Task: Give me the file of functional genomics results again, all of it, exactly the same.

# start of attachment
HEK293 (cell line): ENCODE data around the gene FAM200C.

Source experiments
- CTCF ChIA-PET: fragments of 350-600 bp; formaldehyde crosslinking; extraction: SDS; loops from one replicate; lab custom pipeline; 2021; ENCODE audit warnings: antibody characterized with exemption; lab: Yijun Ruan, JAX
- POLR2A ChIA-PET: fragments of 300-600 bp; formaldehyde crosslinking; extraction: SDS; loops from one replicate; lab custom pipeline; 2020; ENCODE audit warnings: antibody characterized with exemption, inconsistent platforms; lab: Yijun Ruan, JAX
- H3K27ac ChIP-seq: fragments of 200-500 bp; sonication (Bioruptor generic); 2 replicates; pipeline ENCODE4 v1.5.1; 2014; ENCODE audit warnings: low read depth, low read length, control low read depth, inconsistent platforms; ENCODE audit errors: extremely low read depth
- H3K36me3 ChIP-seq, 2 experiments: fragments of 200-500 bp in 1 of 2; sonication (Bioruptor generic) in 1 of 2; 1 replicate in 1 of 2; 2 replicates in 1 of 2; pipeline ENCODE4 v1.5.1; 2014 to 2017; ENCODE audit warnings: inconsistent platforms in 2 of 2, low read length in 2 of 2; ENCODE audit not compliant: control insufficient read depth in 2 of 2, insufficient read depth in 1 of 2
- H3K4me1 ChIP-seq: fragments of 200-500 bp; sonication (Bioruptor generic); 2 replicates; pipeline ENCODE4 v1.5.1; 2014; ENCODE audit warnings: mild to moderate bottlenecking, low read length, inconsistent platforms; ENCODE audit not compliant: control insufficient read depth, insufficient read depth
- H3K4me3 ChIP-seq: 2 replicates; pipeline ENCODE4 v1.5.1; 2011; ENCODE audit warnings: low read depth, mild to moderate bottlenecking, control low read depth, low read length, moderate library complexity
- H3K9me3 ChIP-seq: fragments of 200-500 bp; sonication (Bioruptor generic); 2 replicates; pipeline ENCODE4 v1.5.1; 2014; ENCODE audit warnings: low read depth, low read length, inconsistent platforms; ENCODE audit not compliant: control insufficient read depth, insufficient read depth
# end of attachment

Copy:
HEK293 (cell line): ENCODE data around the gene FAM200C.

Source experiments
- CTCF ChIA-PET: fragments of 350-600 bp; formaldehyde crosslinking; extraction: SDS; loops from one replicate; lab custom pipeline; 2021; ENCODE audit warnings: antibody characterized with exemption; lab: Yijun Ruan, JAX
- POLR2A ChIA-PET: fragments of 300-600 bp; formaldehyde crosslinking; extraction: SDS; loops from one replicate; lab custom pipeline; 2020; ENCODE audit warnings: antibody characterized with exemption, inconsistent platforms; lab: Yijun Ruan, JAX
- H3K27ac ChIP-seq: fragments of 200-500 bp; sonication (Bioruptor generic); 2 replicates; pipeline ENCODE4 v1.5.1; 2014; ENCODE audit warnings: low read depth, low read length, control low read depth, inconsistent platforms; ENCODE audit errors: extremely low read depth
- H3K36me3 ChIP-seq, 2 experiments: fragments of 200-500 bp in 1 of 2; sonication (Bioruptor generic) in 1 of 2; 1 replicate in 1 of 2; 2 replicates in 1 of 2; pipeline ENCODE4 v1.5.1; 2014 to 2017; ENCODE audit warnings: inconsistent platforms in 2 of 2, low read length in 2 of 2; ENCODE audit not compliant: control insufficient read depth in 2 of 2, insufficient read depth in 1 of 2
- H3K4me1 ChIP-seq: fragments of 200-500 bp; sonication (Bioruptor generic); 2 replicates; pipeline ENCODE4 v1.5.1; 2014; ENCODE audit warnings: mild to moderate bottlenecking, low read length, inconsistent platforms; ENCODE audit not compliant: control insufficient read depth, insufficient read depth
- H3K4me3 ChIP-seq: 2 replicates; pipeline ENCODE4 v1.5.1; 2011; ENCODE audit warnings: low read depth, mild to moderate bottlenecking, control low read depth, low read length, moderate library complexity
- H3K9me3 ChIP-seq: fragments of 200-500 bp; sonication (Bioruptor generic); 2 replicates; pipeline ENCODE4 v1.5.1; 2014; ENCODE audit warnings: low read depth, low read length, inconsistent platforms; ENCODE audit not compliant: control insufficient read depth, insufficient read depth